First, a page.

June 10th: Leelah Alcorn

Today is June 10th and we’re going to talk about Leelah Alcorn, a transgender teenager. This story is an emotional and heartbreaking one, it talks about suicide and depression. Be warned.

Leelah Alcorn was born on November 15th, 2997. Assigned male at birth, Leelah came out as transgender at 14 but her parents were ultra-religious people and they reacted to her coming out negatively. Leelah talked about how her parents’ rejection had made her hate herself for who she was. Her parents refused to accept her identity and at 16, when Leelah requested to undergo transition treatment, they sent her to Christian conversion therapy.

A bit later, Leelah told her parents about her attraction towards men, hoping that having her parents see her as a “gay man” might make then grow to accept her as a woman. Sadly, it resulted in her parents putting her in online school and taking away her social media. During the five months that Leelah was cut off from the world, she began to feel isolated and suicidal. Even when her parents returned her phone, her friendships were strained so she continued to feel alone. Shortly before her death, Leelah began to seek help from Reddit. There she talked about what her parents said to her and how it was all affecting her mental health. She also said she was being prescribed increasing dosages of Prozac.

Leelah Alcorn committed suicide on December 28th, 2014 before 2:30AM. She walked into traffic on Interstate 71 at the age of 17. She scheduled for her suicide note to automatically upload to Tumblr at 5:30PM on the day of her death. In her note, she talked about her life and why she chose to end it. She asked that all of her possessions and money be given to transgender advocacy charity. She concluded with:

“My death needs to mean something. My death needs to be counted in the number of transgender people who commit suicide this year. I want someone to look at that number and say ‘that’s fucked up’ and fix it. Fix society. Please.”

There was a second note called “Sorry” which was an apology to her closest friends and siblings. In it, she addressed her parents saying, “Fuck you. You can’t just control other people like that. That’s messed up.” The notes were spread across the internet but Leelah’s mother had them taken down and the account privated. Following Leelah’s death, her parents released a statement misgendering her and calling her by her dead name. Even in death, her parents refused to give their child support. Her parents were called out by social media users and LGBT activists alike for what they did and IMO rightfully so.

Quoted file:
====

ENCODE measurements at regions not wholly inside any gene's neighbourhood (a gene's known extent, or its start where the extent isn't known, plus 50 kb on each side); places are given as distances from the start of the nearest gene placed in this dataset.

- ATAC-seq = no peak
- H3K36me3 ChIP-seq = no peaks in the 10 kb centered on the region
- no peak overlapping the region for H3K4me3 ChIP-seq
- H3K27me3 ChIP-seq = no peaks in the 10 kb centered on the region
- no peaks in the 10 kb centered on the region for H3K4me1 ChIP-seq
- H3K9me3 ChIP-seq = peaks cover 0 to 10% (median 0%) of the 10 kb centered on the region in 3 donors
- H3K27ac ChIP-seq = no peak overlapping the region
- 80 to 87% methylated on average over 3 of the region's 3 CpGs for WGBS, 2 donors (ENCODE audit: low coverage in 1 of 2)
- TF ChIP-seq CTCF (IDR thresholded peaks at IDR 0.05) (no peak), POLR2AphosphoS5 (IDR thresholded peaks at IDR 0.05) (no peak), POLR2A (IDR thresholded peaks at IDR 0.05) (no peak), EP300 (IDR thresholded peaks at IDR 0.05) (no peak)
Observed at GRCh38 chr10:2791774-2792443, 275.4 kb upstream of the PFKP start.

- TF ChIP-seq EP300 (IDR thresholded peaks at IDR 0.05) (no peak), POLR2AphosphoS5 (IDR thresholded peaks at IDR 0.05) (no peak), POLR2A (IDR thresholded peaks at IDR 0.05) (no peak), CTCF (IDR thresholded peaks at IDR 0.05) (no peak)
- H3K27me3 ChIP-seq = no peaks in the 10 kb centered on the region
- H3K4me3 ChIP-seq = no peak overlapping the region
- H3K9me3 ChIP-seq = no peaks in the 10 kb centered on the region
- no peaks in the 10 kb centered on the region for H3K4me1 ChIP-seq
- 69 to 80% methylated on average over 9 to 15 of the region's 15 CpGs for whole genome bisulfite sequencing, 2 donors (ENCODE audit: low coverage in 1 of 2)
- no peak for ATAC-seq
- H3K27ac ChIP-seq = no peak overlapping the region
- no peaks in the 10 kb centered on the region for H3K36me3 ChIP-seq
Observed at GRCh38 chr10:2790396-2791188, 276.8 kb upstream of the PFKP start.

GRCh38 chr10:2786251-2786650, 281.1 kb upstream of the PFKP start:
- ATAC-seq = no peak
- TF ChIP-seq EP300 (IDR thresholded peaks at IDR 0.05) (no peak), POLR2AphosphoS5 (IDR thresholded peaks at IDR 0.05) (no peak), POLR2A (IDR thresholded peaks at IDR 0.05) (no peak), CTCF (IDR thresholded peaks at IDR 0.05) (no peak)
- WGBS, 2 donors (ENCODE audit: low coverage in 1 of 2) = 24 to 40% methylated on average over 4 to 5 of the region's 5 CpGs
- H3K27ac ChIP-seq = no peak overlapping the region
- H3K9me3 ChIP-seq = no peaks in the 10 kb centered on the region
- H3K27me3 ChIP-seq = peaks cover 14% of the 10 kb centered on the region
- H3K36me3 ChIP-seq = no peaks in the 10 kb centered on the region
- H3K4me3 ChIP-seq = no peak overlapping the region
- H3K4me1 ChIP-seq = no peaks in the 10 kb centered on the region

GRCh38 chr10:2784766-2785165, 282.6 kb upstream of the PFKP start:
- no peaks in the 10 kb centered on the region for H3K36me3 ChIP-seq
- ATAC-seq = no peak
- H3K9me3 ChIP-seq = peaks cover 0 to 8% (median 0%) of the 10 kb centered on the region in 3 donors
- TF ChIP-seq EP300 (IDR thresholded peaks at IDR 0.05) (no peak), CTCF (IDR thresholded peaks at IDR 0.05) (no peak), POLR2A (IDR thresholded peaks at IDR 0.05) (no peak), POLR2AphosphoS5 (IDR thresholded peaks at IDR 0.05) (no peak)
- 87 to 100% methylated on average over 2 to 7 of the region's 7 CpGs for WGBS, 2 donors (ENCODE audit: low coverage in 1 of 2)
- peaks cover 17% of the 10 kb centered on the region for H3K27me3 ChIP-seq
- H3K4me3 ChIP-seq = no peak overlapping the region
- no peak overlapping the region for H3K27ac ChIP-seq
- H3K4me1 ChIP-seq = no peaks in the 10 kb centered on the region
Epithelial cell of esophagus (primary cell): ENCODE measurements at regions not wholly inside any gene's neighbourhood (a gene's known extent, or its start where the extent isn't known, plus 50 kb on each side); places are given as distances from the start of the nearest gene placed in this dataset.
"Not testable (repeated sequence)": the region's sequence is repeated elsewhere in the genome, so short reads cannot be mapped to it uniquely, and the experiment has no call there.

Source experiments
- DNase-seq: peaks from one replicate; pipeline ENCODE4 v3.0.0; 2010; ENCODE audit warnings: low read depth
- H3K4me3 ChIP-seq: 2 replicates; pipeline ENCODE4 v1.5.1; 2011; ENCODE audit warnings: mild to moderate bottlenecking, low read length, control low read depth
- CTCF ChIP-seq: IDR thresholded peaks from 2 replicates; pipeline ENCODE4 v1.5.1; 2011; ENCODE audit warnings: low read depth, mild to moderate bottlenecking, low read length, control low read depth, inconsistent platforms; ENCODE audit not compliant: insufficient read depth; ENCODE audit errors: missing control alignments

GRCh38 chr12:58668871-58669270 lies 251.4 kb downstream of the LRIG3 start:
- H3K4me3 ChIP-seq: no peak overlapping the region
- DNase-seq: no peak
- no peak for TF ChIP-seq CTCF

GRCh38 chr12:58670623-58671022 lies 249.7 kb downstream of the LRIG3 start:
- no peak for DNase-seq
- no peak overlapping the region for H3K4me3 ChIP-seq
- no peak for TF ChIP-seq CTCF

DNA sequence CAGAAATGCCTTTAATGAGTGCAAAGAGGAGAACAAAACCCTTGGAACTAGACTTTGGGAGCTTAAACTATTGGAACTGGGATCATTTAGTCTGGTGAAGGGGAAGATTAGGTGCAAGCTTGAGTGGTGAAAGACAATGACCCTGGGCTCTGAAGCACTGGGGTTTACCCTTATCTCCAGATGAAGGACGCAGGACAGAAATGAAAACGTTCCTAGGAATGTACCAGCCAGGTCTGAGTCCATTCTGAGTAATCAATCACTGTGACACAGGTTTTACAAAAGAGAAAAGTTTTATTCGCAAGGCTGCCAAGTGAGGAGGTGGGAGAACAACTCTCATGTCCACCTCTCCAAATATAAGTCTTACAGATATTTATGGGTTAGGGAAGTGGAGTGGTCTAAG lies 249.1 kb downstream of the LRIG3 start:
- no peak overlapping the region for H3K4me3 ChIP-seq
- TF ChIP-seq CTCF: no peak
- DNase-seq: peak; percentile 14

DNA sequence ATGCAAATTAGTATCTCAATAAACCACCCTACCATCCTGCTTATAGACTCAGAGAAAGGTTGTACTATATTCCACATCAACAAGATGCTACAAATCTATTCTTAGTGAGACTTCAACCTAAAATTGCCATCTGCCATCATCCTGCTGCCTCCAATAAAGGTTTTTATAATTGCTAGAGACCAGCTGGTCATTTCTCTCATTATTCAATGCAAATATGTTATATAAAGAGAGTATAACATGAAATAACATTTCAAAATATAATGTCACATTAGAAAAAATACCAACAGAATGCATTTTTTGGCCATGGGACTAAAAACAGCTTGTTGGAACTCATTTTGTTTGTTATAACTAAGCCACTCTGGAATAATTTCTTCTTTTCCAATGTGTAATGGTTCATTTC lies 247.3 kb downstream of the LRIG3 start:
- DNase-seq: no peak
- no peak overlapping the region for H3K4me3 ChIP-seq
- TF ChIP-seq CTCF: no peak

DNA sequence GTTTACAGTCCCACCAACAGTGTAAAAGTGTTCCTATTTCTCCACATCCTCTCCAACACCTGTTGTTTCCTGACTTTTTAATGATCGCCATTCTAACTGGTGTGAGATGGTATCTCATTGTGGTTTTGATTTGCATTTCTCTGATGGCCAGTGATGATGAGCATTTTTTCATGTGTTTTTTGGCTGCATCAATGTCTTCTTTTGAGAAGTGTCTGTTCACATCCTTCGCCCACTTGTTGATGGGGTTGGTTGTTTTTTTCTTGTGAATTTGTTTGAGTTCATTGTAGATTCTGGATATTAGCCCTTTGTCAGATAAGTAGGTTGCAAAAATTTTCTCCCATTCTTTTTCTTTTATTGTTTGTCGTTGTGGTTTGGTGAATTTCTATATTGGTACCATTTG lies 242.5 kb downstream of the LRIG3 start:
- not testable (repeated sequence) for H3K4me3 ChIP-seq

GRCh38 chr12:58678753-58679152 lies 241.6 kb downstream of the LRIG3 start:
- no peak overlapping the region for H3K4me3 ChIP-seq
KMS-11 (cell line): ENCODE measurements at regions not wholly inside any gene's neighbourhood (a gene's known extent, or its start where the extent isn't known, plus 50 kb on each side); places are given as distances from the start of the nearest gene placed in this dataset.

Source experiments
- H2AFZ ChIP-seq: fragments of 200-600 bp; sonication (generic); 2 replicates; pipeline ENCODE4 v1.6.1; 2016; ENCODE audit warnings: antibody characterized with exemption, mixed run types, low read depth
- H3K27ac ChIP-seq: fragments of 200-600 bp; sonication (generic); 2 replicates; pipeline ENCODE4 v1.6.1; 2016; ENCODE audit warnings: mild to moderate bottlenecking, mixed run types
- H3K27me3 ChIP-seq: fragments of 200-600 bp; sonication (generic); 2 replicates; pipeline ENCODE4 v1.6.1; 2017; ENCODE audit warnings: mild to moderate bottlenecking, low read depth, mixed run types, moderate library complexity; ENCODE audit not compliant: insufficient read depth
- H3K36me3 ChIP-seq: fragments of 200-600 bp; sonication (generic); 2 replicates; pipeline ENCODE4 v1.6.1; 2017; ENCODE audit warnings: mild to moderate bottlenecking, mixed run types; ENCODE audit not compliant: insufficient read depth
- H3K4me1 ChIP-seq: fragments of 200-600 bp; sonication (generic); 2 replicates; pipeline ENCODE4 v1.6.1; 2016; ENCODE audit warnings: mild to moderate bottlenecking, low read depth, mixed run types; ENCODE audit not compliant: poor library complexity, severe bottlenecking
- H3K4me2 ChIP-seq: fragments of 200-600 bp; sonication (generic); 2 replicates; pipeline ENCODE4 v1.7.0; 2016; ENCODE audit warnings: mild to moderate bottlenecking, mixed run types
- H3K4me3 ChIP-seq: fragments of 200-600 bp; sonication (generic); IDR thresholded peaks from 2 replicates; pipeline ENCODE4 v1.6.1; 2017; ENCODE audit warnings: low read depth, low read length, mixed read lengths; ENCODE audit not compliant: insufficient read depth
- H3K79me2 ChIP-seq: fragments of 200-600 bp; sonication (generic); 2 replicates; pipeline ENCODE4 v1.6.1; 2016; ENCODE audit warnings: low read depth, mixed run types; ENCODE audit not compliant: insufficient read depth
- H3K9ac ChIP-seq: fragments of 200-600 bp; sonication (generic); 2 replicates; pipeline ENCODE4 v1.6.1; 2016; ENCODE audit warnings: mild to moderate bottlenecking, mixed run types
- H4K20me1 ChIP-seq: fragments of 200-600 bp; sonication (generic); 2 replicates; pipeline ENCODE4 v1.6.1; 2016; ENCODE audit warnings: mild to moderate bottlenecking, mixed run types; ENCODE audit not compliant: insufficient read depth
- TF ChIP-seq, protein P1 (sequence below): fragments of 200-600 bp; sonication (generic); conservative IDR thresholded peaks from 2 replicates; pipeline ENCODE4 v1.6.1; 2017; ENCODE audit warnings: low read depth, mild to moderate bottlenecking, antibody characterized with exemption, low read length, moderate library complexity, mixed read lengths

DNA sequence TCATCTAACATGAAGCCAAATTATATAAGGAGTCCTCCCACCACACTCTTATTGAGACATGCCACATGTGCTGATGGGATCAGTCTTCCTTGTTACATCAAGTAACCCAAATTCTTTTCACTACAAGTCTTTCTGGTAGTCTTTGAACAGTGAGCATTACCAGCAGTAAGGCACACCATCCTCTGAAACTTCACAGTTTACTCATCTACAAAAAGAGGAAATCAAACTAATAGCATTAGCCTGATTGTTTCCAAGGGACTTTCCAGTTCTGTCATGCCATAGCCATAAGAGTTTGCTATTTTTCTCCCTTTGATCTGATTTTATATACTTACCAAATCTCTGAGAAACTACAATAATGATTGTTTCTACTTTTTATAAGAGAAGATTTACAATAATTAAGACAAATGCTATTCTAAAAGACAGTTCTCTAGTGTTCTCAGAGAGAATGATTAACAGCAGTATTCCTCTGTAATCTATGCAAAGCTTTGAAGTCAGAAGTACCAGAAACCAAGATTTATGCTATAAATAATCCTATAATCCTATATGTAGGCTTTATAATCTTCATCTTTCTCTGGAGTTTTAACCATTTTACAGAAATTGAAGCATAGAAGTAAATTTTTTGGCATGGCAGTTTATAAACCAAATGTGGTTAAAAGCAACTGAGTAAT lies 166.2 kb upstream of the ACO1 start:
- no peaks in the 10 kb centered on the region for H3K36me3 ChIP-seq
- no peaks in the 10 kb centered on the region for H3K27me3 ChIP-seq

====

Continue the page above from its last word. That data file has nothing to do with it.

For me, I remember seeing the Tumblr post. I was 14 years old at the time. I knew about myself but I was in the closet to my family. I remember the article in People Magazine, I ripped it out and hid it away in my room. I was afraid of someone seeing it and making jokes. I remember reading it over and over and wishing I could have helped her. Even to this day, 6 years later. If you’re a part of the LGBT+ community, I see you as my people, I know some of the things you went through and I want to help you as much as I can. The LGBT community are my people, Leelah was my people, and her suicide affected us all. 

Teen suicide rates are higher in those of the LGBT community, people need to understand that. People need to understand how fucked up conversion therapy is. Following Leelah’s death, there was a petition to have conversion therapy banned in every state but sadly it did not come to fruition. People also need to know how absolutely draining and heavy it is to carry self-hatred about your sexuality or gender with you every single day. Add on when you have other people telling you that you’re wrong and an abomination? Well, that is one of the most dehumanizing feelings of it all.

I might not know what it is like to be transgender but I do know that I want to use my voice to help anyone who is feeling alone or hating themselves. I know that I want to help kids who have been told they are unloveable and wrong because they’re gay, bi, transgender, queer, etc. I want to help those kids live long happy lives, and I’ll do anything I can. I’ve lived through the storm of self-hatred and doubt- the whole mess of it that I won’t delve into – and I never want another kid to feel like that.

Leelah was gone way too soon. Her death is not for nothing. We must help change the world we live in. Help make the world safer for transgender people, everywhere.

We miss you, Leelah.

Information from Wikipedia and Trevor Project

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Featured Image:Time Magazine

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